Needless to say, we were in awe at the incredible beauty and variety in this world of animals so different from those native to our own neighborhood.  In fact, we saw such an amazing assortment of wildlife in such a short period of time, it kind of felt like some grand orchestral rendition of “All Creatures of Our God and King” should have been playing as the soundtrack of our trip—or at least this Psalm:

“Praise the Lord from the earth, ye…beasts, and all cattle; creeping things and flying fowl…Let them praise the name of the Lord: for his name alone is excellent; his glory is above the earth and heaven.” (Psalm 148:7, 10, 13)

And just imagine—someday we’re actually going to hear these creatures, along with thousands of others, voice their praise to their Creator:

“And every creature which is in heaven, and on the earth, and under the earth, and such as are in the sea, and all that are in them, heard I saying, Blessing, and honor, and glory, and power, be unto him that sits upon the throne, and unto the Lamb forever and ever.” (Revelation 5:13)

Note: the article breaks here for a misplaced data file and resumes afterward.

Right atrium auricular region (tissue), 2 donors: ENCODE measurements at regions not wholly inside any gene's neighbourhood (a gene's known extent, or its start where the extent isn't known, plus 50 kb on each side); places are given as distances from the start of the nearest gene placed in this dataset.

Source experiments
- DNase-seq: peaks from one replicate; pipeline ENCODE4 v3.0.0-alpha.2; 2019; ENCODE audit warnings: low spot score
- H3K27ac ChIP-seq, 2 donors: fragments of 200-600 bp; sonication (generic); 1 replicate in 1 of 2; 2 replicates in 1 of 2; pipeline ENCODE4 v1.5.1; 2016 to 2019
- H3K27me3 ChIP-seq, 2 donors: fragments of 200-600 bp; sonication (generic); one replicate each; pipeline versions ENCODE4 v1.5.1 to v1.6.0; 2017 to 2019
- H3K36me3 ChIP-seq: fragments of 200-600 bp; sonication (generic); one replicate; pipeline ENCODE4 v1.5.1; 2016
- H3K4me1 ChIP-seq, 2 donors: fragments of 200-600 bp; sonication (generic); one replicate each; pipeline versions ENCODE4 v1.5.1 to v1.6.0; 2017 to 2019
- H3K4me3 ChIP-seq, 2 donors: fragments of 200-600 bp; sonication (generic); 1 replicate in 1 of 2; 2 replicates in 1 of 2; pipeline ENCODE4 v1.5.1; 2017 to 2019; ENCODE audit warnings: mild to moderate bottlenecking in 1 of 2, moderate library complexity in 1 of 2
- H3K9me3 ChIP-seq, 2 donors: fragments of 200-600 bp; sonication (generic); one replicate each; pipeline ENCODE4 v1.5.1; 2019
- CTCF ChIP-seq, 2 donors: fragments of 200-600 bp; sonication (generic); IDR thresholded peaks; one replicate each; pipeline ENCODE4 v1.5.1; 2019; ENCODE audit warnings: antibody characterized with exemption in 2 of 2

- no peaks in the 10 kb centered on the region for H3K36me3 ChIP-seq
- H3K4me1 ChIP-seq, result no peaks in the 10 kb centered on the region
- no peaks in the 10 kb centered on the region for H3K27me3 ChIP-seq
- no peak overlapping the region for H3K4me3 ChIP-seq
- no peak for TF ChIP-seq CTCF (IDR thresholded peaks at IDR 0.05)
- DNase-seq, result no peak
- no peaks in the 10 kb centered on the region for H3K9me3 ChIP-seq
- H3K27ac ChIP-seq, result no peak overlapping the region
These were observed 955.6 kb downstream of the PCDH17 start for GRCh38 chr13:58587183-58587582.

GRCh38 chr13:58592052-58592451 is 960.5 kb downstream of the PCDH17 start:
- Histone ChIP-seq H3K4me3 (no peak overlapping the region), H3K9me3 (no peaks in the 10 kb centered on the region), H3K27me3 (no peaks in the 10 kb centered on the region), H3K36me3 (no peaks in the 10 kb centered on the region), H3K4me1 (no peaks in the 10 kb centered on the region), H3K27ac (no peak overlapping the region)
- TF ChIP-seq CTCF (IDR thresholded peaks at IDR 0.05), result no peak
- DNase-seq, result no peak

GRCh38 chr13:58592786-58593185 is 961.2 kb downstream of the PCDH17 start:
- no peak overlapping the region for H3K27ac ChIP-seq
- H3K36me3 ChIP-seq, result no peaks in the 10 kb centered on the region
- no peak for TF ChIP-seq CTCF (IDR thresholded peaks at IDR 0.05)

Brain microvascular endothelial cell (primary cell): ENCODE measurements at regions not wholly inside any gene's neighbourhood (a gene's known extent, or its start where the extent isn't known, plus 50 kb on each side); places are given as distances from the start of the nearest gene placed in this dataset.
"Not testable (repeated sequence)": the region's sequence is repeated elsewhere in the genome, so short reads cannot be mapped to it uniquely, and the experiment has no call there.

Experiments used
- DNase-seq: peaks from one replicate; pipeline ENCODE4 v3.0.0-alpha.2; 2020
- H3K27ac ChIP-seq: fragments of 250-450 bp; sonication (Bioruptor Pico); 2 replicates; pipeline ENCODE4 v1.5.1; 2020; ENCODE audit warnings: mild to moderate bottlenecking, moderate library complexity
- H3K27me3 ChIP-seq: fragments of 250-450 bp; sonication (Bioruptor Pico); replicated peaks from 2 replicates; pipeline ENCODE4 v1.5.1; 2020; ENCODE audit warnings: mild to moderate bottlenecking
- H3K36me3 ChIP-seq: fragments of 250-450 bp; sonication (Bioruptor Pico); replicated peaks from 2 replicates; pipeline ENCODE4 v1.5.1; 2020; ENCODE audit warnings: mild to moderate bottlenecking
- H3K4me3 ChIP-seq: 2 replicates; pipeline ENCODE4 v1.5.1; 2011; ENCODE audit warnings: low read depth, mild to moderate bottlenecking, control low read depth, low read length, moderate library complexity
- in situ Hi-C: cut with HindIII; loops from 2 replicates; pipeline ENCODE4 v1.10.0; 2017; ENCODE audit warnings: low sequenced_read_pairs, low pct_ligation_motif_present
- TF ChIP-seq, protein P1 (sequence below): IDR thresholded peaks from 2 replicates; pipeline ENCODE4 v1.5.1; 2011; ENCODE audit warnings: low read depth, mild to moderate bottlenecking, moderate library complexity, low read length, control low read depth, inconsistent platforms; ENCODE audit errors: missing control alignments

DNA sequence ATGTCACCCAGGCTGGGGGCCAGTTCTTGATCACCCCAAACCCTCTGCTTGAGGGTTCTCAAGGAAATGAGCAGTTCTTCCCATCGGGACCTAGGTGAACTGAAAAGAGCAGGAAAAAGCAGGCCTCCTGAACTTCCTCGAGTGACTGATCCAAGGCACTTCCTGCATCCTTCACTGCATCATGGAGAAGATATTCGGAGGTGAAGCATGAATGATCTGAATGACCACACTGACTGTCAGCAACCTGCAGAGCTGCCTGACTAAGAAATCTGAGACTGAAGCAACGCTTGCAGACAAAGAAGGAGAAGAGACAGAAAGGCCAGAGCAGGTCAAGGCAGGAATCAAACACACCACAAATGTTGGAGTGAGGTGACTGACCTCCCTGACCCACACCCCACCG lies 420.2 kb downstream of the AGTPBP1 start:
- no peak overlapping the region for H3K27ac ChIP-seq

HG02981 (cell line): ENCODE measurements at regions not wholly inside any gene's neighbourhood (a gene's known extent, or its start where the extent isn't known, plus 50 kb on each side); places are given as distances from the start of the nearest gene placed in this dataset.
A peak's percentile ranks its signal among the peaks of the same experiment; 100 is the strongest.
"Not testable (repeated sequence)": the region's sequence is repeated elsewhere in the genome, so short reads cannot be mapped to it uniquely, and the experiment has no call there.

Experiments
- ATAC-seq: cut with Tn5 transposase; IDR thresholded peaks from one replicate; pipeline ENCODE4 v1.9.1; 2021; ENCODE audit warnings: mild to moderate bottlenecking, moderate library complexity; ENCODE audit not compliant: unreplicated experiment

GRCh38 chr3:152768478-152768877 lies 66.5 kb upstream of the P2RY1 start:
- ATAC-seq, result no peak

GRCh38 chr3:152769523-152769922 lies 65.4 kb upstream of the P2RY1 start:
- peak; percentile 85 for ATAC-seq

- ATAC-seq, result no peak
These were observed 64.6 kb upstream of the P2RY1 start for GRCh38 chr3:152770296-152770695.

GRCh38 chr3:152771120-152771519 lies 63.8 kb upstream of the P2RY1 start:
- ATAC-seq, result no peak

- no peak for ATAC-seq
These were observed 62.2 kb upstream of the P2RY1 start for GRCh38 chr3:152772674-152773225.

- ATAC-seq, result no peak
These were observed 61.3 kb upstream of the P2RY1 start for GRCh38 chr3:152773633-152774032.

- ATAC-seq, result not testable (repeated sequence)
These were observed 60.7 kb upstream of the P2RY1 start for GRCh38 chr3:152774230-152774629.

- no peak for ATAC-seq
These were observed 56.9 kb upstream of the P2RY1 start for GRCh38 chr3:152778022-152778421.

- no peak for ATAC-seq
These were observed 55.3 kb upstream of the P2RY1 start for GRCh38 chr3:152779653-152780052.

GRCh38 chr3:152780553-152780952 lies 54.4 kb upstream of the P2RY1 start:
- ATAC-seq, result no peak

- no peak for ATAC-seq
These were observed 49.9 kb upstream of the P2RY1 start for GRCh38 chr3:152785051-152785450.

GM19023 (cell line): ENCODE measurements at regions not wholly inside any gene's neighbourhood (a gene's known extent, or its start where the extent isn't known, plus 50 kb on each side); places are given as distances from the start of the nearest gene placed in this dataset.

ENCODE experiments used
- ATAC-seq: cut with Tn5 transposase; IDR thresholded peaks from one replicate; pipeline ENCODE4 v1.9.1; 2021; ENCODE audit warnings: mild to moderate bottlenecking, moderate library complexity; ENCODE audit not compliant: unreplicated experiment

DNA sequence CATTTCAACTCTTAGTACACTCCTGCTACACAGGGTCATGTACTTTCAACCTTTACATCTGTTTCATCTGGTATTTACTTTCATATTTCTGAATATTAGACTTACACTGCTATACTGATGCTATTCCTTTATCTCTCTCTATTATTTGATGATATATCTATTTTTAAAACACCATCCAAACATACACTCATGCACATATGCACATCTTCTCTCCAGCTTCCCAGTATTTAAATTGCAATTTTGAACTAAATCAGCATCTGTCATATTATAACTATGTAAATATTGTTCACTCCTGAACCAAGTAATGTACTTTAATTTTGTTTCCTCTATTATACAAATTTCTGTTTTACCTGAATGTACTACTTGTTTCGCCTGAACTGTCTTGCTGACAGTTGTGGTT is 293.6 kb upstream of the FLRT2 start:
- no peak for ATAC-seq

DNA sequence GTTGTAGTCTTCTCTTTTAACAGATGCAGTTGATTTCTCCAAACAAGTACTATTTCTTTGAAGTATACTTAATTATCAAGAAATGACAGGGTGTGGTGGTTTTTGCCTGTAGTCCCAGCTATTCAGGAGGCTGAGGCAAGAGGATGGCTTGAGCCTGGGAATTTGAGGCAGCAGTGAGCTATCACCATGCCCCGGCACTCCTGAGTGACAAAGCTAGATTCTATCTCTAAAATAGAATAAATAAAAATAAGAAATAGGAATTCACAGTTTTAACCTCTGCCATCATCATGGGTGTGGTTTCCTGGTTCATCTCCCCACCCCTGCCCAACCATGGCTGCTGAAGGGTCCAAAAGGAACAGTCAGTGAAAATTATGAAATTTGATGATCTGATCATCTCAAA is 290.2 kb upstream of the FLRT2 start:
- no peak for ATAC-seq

IMG_4193The thought of that absolutely gives me goosebumps.

 

Fatherly Vigil

father swan / rejoicing hillsOn this eve of Father’s Day, may I introduce you to the fiercely territorial and stunningly handsome patriarch of our small lake?  His lovely lady is very capable of expressing herself as well, and they often do so together, the sound of their great wings echoing all over the nearby countryside as they trumpet indignantly at any unwanted visitors to their little realm.  But right now, she’s busy with other things.